Windie Lazenko, founder of 4herND, would like to build a 30-day crisis shelter in the Bakken.
Melissa Ragusse, executive director of a group she founded called 1ForceUnited, is working to raise funds to develop a 12- to 15-bed housing facility for trafficking victims in Cass County.
But some say more study is needed to determine what the right model is for North Dakota.
Rep. Gail Mooney, D-Cummings, said the shelters work well in Minnesota, but that state has a greater population with a concentrated metro area.
“It makes sense for them to take money and apply it directly toward victim-centered type housing,” said Mooney, an active participant in statewide anti-trafficking discussions. “Here in North Dakota, maybe that takes on a different look.”
In North Dakota, perhaps the answer is to expand existing operations or services, she said.
Community groups in South Dakota have had similar discussions about whether a shelter exclusively for trafficking victims is feasible.
“It’s tougher for us in rural states like the Dakotas because although this does absolutely happen here, it’s not the everyday occurrence that you have in Minneapolis, where you could have a large facility full of just trafficking victims,” said South Dakota U.S. Attorney Brendan Johnson.
Christina Sambor, project coordinator for North Dakota’s anti-trafficking coalition FUSE, said North Dakota will need to seriously study the feasibility of sustaining a budget and staff for a secure shelter that operates 24/7 and the other services that would need to be provided.
“Opening up a shelter is no small feat,” Sambor said.
John Vanek, an anti-trafficking consultant who led training sessions in North Dakota this fall, said a shelter that opened in California was well-intended but wasn’t able to fulfill the victims’ needs. The facility did not provide clients with transportation to medical appointments, which were often one or two hours away, said Vanek, a retired lieutenant with San Jose Police Human Trafficking Task Force.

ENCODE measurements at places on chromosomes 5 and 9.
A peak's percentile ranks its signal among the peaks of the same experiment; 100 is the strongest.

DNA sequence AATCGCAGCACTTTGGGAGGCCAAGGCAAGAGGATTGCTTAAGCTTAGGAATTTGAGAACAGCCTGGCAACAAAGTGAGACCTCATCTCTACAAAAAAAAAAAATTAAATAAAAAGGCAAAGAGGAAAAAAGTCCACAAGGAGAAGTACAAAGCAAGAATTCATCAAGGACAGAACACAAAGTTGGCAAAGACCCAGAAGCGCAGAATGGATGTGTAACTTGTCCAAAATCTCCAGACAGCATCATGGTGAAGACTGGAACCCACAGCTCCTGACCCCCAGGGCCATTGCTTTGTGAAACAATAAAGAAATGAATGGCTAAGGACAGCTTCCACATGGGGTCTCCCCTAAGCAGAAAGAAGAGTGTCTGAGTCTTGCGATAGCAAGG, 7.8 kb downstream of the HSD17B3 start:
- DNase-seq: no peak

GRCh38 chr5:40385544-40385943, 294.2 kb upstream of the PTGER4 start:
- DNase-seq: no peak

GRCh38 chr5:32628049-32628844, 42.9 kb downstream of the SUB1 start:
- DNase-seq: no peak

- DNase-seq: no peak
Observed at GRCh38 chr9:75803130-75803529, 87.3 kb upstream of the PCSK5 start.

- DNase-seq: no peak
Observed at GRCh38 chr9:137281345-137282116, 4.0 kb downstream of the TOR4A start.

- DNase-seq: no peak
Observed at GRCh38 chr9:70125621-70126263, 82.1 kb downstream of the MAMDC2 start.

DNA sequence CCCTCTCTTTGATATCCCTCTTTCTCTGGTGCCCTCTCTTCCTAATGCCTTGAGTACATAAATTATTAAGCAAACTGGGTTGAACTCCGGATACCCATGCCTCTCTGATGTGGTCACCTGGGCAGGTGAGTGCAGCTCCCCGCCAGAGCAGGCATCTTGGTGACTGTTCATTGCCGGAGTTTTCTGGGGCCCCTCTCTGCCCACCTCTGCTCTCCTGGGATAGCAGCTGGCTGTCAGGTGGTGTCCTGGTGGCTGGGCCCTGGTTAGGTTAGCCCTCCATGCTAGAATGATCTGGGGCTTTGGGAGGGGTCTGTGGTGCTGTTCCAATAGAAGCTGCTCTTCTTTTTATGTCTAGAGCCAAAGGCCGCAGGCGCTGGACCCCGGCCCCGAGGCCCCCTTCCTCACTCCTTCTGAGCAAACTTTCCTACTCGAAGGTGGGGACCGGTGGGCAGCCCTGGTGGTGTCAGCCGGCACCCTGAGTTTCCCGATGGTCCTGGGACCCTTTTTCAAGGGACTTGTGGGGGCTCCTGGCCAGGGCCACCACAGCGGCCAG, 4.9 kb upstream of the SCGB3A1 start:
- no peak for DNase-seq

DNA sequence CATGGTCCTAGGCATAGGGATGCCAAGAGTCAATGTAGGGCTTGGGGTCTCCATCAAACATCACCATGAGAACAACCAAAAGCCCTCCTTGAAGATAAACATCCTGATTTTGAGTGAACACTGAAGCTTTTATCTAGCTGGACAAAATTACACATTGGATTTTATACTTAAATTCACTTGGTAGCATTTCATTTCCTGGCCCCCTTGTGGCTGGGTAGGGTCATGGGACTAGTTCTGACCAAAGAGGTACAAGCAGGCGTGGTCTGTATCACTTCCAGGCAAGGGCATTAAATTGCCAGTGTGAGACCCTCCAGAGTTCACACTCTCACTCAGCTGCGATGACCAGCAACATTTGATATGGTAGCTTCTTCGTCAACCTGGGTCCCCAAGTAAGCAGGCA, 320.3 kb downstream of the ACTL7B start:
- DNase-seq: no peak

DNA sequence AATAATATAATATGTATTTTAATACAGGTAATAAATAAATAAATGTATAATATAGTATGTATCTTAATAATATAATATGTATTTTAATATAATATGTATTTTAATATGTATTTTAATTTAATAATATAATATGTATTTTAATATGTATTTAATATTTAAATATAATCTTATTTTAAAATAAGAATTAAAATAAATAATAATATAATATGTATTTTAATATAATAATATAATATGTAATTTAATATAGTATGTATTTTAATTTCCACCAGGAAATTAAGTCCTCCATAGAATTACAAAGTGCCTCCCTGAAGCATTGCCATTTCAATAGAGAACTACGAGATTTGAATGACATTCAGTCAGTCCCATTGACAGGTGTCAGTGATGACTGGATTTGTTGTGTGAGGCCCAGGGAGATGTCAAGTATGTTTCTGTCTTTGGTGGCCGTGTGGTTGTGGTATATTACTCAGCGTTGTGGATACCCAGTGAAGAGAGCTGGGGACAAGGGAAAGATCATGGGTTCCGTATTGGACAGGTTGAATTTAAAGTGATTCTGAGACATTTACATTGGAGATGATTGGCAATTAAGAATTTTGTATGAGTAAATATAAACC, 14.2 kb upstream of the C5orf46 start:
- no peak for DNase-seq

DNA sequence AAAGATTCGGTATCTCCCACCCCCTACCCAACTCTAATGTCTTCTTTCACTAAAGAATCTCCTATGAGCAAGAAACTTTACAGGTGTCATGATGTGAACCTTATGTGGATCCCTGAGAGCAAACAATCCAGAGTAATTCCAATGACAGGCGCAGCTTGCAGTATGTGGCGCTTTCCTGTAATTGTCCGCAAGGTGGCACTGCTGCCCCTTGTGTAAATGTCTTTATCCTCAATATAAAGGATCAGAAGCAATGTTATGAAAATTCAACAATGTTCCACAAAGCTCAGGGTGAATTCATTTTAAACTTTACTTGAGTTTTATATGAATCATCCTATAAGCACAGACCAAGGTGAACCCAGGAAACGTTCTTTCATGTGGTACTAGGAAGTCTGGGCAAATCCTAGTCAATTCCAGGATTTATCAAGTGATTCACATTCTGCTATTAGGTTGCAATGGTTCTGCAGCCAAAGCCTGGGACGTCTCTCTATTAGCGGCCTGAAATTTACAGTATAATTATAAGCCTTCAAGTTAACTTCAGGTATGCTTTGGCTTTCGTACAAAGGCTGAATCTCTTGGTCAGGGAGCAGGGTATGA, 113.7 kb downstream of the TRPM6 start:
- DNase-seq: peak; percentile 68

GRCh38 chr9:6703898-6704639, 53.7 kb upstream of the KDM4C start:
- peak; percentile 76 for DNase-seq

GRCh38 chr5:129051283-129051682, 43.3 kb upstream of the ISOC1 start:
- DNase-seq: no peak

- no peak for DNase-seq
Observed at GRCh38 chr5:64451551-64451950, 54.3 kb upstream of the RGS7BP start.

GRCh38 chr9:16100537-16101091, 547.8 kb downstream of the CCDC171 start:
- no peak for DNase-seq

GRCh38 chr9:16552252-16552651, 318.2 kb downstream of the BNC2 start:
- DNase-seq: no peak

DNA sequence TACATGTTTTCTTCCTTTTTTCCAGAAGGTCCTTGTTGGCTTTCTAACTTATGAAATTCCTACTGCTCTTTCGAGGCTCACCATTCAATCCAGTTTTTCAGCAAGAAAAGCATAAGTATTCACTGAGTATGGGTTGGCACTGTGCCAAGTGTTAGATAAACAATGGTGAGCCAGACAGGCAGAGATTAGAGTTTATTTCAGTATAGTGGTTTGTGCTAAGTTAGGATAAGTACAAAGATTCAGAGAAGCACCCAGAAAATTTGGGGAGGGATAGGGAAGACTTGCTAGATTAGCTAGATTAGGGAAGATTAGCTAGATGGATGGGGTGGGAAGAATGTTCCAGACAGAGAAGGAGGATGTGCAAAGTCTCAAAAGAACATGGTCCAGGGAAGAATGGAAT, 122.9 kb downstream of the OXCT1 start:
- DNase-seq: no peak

“They’re warm and they’re fed and they have a place to sleep, but that only speaks to potentially a small portion of their overall needs,” Vanek said.
Meanwhile in North Dakota, crisis centers have seen numbers of domestic violence and sexual assault victims double and triple - in the east as well as the Oil Patch, said Janelle Moos, executive director of CAWS North Dakota, which represents the 20 domestic violence programs in the state.
Five of the eight domestic violence shelters in North Dakota need to either expand or build new facilities, Moos said. Those facilities are in Dickinson, Williston, Devils Lake, Grafton and Grand Forks. The Minot shelter needs help to buy down significant construction loans it took on to expand, she said.
“They’re really at a critical stage right now,” Moos said.
CAWS is in the beginning stages of working with legislators on a proposal for this legislative session to support or expand the domestic violence shelters.
Regardless of whether a new shelter is the answer or expanding existing programs, victim service providers say the state needs to provide funding to serve human trafficking victims.
“We’re not receiving a separate source of funding to provide what could be very long-term and critical services that these human trafficking victims need,” Moos said.